Friday October 15, 2021

EVMs, i-voting: Govt steps back from the brink to give dialogue a try

September 28, 2021

EVMs, i-voting: Govt steps back from the brink to give dialogue a try

ISLAMABAD: Will the government and opposition parties budge from their rigid stands on the use of electronic voting machines (EVMs) and the introduction of i-voting for overseas Pakistanis in the next general elections?

Given that they have decided to sit under one roof in a bipartisan parliamentary committee to discuss these contentious issues shows that they are willing to hear each other out. Whether or not they will be able to forge an agreement is an open question.

They must now review their standpoints if they are sincere in evolving a consensus on electoral reforms. The change of mind on the part of the government to give dialogue with the opposition a try to resolve the row over the EVMs and i-voting marks a departure from its previous stance of not talking to its rivals.

When the government had bulldozed the two sets of amendments in the Elections Act, which consisted of 75 changes, in the National Assembly over three months ago, it had reached the conclusion that there was no point in engaging the opposition because it was hell-bent on going against every official proposal. At the time, no attempt was made to negotiate with the opposition parties. This further marred the political environment and built up tensions between the two sides.

If the parleys now fail to be productive, the government will take the proposed electoral reforms to a joint session of parliament for approval. It believes that it is in a comfortable position to get them passed.

Because of the readiness of the governing coalition and the opposition, the government has not got a motion carried by the National Assembly to table two electoral reforms bills in parliament. Prior to that, it was determined to convene the two houses for the purpose.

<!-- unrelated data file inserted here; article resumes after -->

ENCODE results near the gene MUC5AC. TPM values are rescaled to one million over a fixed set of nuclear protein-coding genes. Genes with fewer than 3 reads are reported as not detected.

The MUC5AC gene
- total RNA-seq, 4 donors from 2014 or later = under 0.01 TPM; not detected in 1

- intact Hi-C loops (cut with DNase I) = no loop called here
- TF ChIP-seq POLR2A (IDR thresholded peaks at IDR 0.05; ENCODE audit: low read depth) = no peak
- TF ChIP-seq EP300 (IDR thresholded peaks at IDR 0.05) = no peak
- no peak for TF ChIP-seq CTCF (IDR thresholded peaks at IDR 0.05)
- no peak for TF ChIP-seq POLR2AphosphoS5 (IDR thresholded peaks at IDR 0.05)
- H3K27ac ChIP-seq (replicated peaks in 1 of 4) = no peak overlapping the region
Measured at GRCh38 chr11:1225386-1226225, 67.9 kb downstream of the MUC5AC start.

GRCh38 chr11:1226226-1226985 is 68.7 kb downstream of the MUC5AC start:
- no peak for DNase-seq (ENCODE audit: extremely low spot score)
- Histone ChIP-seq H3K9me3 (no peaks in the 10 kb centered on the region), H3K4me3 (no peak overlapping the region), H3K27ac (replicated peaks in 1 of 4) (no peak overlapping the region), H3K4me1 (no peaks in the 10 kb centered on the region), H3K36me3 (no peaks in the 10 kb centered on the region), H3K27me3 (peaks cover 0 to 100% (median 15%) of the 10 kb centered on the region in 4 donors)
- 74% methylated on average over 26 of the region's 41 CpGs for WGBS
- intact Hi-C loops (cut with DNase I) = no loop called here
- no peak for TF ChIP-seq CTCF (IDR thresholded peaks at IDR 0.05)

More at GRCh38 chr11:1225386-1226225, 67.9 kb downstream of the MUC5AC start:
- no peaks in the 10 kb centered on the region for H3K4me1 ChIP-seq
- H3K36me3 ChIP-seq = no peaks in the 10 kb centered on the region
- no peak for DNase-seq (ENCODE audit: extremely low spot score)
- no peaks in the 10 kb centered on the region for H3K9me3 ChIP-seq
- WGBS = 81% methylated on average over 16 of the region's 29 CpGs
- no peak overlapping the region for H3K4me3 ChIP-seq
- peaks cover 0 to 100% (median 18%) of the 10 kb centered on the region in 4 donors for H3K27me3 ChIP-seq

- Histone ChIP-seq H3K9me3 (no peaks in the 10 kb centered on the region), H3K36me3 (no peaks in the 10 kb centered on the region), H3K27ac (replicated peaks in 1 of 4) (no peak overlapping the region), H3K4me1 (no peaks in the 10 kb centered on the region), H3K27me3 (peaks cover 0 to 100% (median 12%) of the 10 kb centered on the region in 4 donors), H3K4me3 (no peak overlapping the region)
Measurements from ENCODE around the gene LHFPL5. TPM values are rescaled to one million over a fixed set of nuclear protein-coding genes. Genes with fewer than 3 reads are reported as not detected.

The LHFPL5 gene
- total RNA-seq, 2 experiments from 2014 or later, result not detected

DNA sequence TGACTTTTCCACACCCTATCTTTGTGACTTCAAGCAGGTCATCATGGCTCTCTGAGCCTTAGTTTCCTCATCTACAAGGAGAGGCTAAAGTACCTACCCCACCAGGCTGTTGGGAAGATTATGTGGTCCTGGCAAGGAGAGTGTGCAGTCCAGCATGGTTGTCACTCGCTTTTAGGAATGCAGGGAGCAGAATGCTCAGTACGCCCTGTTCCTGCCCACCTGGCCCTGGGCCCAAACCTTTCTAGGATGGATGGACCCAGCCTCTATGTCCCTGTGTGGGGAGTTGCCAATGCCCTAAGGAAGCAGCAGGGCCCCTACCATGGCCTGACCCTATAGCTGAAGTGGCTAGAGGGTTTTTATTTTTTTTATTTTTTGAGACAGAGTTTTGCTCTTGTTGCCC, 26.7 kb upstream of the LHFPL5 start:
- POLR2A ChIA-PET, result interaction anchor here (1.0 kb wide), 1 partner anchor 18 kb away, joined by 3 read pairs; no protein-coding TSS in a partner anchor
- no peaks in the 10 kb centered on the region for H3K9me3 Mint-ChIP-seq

However, sanity prevailed, and the decision was reversed for the time being till the result of the deliberations in the parliamentary panel play out. While the government and the opposition will attempt to reach an accord, the Election Commission of Pakistan (ECP), which is a major stakeholder in this matter, will have to be satisfied about the use of EVMs and i-voting. Under the Constitution, it is the exclusive domain of the ECP to hold fair, free and transparent elections. The ECP is defending this constitutional responsibility and has shunned interference by any state agency in this matter.

As things stand today, the ruling alliance, on the one hand, completely supports the EVMs and i-voting, and the opposition parties and the ECP appear to be on the other side, dismissing both the proposals as unworkable.

One of their arguments is that unless the EVMs are tested in a limited election, they should not be used in the massive exercise of parliamentary polls. While the parliamentary committee is yet to be constituted, both sides are publicly speaking against and in favour of the EVMs and i-voting to project their views. None of them has felt the need to moderate their rhetoric so that a somewhat congenial atmosphere is created before the parleys. Experts believe that close to 700,000 EVMs will be required for the parliamentary polls.

They point out that if even a small number of the machines malfunction on polling day, a huge scandal could hit the electoral exercise, sabotaging the entire process. They recommend that in the first phase, certain federal and provincial constituencies be selected for the testing of the EVMs. If the experiment is successful, the coverage of the machines can be enlarged.

They stress that in the few countries where EVMs are being used, they had reached this stage after decades of tests and trials of the equipment. The questions about the transparency of the electoral process and secrecy of vote must be ensured before putting the EVMs into operation, the experts say.